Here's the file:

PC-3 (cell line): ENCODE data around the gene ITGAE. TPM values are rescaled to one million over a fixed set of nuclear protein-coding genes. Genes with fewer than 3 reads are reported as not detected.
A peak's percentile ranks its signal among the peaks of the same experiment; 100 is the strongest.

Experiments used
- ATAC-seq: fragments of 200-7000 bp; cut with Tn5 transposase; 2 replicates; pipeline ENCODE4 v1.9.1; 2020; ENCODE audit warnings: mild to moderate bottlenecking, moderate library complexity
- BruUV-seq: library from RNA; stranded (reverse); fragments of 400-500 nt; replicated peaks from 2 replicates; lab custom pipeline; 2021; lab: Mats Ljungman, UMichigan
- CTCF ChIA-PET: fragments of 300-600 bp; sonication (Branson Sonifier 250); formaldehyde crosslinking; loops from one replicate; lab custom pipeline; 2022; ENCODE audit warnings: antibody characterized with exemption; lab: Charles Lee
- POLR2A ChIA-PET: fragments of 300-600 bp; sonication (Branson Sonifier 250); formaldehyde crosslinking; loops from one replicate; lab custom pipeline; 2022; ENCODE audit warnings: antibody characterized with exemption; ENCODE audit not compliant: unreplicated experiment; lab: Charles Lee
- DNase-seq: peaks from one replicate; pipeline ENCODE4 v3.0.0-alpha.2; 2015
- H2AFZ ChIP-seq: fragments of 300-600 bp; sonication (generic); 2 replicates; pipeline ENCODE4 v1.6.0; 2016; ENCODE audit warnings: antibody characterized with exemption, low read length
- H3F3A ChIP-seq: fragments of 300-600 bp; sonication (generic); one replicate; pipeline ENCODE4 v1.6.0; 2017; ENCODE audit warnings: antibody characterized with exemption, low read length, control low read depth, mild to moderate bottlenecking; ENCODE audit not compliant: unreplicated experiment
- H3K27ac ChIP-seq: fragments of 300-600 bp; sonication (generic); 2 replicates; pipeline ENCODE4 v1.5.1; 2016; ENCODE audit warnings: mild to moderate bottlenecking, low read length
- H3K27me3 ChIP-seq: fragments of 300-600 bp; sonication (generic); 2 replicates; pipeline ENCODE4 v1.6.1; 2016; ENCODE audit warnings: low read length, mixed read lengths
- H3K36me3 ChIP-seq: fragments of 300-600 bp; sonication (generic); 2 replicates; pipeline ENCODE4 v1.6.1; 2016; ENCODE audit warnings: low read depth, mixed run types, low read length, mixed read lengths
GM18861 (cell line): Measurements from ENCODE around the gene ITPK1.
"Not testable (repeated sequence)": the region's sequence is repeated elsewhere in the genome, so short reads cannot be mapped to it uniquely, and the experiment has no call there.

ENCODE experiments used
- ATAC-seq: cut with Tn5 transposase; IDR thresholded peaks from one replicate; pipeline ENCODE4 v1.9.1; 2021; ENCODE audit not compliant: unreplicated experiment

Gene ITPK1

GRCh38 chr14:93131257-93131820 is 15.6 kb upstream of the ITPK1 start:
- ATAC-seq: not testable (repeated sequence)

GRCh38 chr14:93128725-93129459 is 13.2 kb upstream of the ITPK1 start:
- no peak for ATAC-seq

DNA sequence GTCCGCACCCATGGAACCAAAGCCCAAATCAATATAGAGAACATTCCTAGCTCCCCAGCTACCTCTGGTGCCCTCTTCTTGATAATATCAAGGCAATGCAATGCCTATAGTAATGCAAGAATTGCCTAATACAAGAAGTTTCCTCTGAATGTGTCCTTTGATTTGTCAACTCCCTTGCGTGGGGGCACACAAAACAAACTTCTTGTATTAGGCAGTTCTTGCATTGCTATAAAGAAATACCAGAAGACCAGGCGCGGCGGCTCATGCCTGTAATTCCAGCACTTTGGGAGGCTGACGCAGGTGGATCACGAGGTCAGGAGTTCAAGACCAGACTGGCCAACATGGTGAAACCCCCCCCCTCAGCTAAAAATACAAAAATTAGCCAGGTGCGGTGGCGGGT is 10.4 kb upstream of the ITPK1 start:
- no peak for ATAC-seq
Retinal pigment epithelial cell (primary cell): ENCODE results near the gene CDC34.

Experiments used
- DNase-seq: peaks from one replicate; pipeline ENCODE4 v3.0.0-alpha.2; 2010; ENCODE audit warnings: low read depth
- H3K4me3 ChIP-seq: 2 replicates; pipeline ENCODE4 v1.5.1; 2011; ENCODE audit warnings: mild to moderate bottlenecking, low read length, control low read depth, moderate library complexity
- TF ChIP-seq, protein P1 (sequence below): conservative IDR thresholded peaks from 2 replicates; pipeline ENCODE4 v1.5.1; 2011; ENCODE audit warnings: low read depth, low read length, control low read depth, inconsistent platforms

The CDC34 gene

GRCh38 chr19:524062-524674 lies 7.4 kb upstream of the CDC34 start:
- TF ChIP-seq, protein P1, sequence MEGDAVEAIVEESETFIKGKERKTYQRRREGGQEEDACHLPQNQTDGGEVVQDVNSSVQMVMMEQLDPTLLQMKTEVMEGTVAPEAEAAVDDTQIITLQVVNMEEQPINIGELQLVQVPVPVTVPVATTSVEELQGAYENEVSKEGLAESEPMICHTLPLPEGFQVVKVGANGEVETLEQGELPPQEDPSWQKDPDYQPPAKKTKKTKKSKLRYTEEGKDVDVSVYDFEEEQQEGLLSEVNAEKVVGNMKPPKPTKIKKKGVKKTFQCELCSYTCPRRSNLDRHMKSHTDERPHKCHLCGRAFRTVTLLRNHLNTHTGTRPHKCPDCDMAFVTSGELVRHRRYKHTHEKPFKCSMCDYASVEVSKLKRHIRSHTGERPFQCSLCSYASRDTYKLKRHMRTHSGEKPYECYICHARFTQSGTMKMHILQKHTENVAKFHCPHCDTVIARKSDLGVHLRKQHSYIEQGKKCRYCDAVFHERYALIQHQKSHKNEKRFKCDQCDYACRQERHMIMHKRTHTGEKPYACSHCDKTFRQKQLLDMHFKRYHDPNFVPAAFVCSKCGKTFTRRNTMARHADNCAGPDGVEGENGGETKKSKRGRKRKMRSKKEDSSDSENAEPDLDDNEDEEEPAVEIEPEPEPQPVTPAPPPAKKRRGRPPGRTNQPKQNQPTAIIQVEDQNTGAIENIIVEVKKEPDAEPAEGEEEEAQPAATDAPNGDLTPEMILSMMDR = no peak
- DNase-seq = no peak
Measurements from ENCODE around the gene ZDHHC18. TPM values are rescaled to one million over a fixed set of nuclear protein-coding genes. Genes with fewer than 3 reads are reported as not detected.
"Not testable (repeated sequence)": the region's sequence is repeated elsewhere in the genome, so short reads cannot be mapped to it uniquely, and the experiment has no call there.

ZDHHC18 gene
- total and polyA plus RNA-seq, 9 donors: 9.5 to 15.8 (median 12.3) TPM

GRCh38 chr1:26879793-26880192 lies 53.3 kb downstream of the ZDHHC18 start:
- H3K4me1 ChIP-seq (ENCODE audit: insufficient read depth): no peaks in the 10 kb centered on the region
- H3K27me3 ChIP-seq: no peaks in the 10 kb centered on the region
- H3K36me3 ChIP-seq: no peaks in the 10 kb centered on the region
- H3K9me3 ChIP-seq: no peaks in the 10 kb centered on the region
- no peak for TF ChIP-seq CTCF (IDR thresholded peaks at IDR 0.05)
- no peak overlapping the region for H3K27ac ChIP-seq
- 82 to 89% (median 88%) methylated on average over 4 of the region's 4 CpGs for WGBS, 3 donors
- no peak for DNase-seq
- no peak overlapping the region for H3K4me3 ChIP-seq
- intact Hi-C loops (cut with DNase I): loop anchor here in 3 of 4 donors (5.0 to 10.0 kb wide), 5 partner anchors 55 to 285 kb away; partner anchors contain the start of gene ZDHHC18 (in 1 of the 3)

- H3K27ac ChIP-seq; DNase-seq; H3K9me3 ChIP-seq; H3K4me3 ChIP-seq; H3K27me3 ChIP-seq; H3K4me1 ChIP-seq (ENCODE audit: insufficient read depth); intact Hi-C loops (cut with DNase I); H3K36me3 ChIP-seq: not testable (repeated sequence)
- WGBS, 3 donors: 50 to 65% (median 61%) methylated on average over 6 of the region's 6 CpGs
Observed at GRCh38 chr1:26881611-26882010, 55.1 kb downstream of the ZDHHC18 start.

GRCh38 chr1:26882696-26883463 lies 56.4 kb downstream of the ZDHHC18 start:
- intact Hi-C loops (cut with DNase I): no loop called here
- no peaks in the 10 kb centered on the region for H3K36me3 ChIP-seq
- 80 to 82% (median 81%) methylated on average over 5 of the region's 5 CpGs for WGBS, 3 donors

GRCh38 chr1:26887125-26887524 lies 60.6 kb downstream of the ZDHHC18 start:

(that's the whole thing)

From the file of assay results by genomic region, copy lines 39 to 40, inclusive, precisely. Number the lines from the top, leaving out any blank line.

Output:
- H3K4me1 ChIP-seq (ENCODE audit: insufficient read depth): no peaks in the 10 kb centered on the region
- H3K27me3 ChIP-seq: no peaks in the 10 kb centered on the region